Sunday Herald Sun - Stellar - - Front Page - By Os­car Cainer


Jupiter’s trip through your sign has made this year in­ter­est­ing. The moral­ity of sex­ual pol­i­tics has been in the lime­light and jus­tice has been served. We’ve seen shady deal­ings from peo­ple in power, too. On a per­sonal level, it’s been in­tense. If 2018 hasn’t yielded all you’ve de­sired, does Jupiter’s de­par­ture mean you’ve missed your chance? No! It brings a dif­fer­ent way to ex­plore how to get what you want. For spine-tin­gling Novem­ber news, your month-ahead fore­cast is ready. Call 1900 957 223. plan­e­tary in­ter­ac­tions, but some­times the ac­tiv­ity is a lit­tle too con­spic­u­ous. I feel a bit like Lois Lane putting two and two to­gether about Clark Kent and Su­per­man. In Novem­ber, the moon is new, just as Uranus changes signs and con­verges with Jupiter. You can ex­pect to feel pow­er­ful. If you need in­spi­ra­tion, this is your week. Call 1900 957 223.

LEO Un­veil the can­vas, pre­pare your pal­ette and prime your brushes. An ex­plo­sion of cre­ativ­ity and an urge to ex­press the feel­ings you hold in your heart will sur­face. But in Novem­ber, like so many of the world’s great artists, ideas could be mis­un­der­stood. Don’t over­anal­yse; let your heart do the talk­ing and you’ll be­gin to form an op­ti­mistic im­age of the fu­ture. Al­ter what you want and make it work for you. Call 1900 957 223.

(JUL 24–AUG 23)

VIRGO The past in­flu­ences our de­ci­sions but it doesn’t make them on our be­half. As Jupiter, the planet of ex­pan­sion, op­por­tu­nity and ad­ven­ture, moves into a part of the sky as­so­ci­ated with your past, your ruler Mer­cury be­gins mov­ing back­wards there. Is this a cos­mic mixed mes­sage? Why ex­plore ter­ri­tory that you’re fa­mil­iar with? Look again at what’s hid­den and you’ll find what you need to flour­ish. This week can bring the suc­cess you de­serve. Call 1900 957 223.

(AUG 24–SEP 23)

LIBRA Venus, your ruler, and the em­bod­i­ment of so­phis­ti­ca­tion, is back in your sign. But some­thing is dif­fer­ent. She’s wear­ing mit­tens and mules… sun­glasses and py­ja­mas. Why? She’s ret­ro­grade, and life is tak­ing some un­ex­pected turns. In Novem­ber she spends the month in op­po­si­tion with Uranus and you’ll be on a jour­ney that leads to de­light­ful un­der­stand­ings. In­sights are avail­able to you. Find out more. Call 1900 957 223.

(SEP 24–OCT 23)

The first rec­ol­lec­tion I have of achiev­ing some­thing in sport was a run­ning race at school. It was in front of a big crowd at the sta­dium. That first taste of win­ning in front of a large au­di­ence sent me down the path of be­com­ing a pro­fes­sional ath­lete – I wanted more.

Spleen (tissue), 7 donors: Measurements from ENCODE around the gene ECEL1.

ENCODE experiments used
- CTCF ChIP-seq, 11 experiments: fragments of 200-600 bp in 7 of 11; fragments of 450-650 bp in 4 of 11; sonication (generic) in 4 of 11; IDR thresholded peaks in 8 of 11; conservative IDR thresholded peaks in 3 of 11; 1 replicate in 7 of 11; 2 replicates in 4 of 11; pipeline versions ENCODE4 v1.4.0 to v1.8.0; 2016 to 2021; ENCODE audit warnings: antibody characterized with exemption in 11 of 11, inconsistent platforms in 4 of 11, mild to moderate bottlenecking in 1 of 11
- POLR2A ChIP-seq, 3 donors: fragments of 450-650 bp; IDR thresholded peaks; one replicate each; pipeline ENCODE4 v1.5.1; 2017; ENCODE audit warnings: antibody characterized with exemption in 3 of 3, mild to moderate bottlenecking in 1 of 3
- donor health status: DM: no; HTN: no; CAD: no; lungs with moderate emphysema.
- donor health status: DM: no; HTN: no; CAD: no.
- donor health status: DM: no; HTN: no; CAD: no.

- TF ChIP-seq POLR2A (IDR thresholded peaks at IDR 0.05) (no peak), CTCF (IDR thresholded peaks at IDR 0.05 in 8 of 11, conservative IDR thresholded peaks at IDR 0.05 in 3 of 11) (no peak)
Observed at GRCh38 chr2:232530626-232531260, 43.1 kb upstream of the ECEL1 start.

Win­ning is an ad­dic­tion. My first real hit of it was when I beat my child­hood idol in a triathlon, a guy I looked up to. It was a one-off; I had a sprint fin­ish and man­aged to beat him.

As you go up dif­fer­ent lev­els of sport – and reach­ing the Olympics is ob­vi­ously the pin­na­cle – it’s very easy to look back at for­mer wins and think, “Oh well, that’s in­signif­i­cant.” But the re­al­ity is, no mat­ter what level you’re at as a per­son, if your ver­sion of the Olympic Games is achiev­ing that per­sonal best in the gym, the feel­ing of vic­tory and achieve­ment is the same for all of us.

After a while, win­ning be­comes more of a job, too. It’s a process, and a liveli­hood. But the one thing that doesn’t change with sport is that raw emo­tion of try­ing to win. It doesn’t mat­ter if you’re a six-year-old kid on a foot­ball field or you’re the Usain Bolt of the Olympic Games; that raw­ness never changes.

For 20 years, I trained as an Olympic triath­lete. I left school and that was my job – it was all I ever knew. I re­mem­ber sit­ting in the mid­dle of high school and the teacher asked, “What do you want to do as a ca­reer?” At that stage I was watch­ing the Tour de France [cy­cling], so I said I wanted to be a pro­fes­sional ath­lete. That’s been my life ever since.

I’m re­tired pro­fes­sion­ally now, but I’ve never re­ally stopped mov­ing my body. These days I’m a free surfer of en­durance sport. I do ev­ery­thing from rac­ing in China to travers­ing New Zealand with kayaks and bikes.

In to­day’s world with tech­nol­ogy and ev­ery­thing else put in front of us, it’s very easy to get dis­tracted and to not get out there. With a goal you re­ally want to achieve, the mo­ti­va­tion, dis­ci­pline, plan­ning and struc­ture be­come a lot eas­ier. When you don’t have a goal, there’s no rea­son to do any­thing. You have to give your­self a rea­son to start.

My per­sonal golden rule is to be up at 5am and out the door to go and get my fit­ness done – get up and do it first thing, be­fore you have a chance to think of any­thing else. That has never changed for me, right from the be­gin­ning. Be­cause even as an elite ath­lete, we are all prone to pro­cras­ti­na­tion.

One of my main goals after my last Olympic Games was to show my kids a bit of what I get up to out­doors. I’m ab­so­lutely an out­doors man, go­ing up moun­tains and run­ning long dis­tances.

Be­ing able to take my kids out into na­ture has been amaz­ing. Kids do what their par­ents do, so hol­i­days are never just laz­ing around a pool. We’re not the kind of fam­ily to sit around and do noth­ing. The mo­ments we spend to­gether out­doors, ex­plor­ing and hav­ing ad­ven­tures, mean the world to me. Subaru am­bas­sador Court­ney Atkin­son sup­ports the #Onelit­tle­mo­ment cam­paign;­ment.

Newspapers in English

Newspapers from Australia

© PressReader. All rights reserved.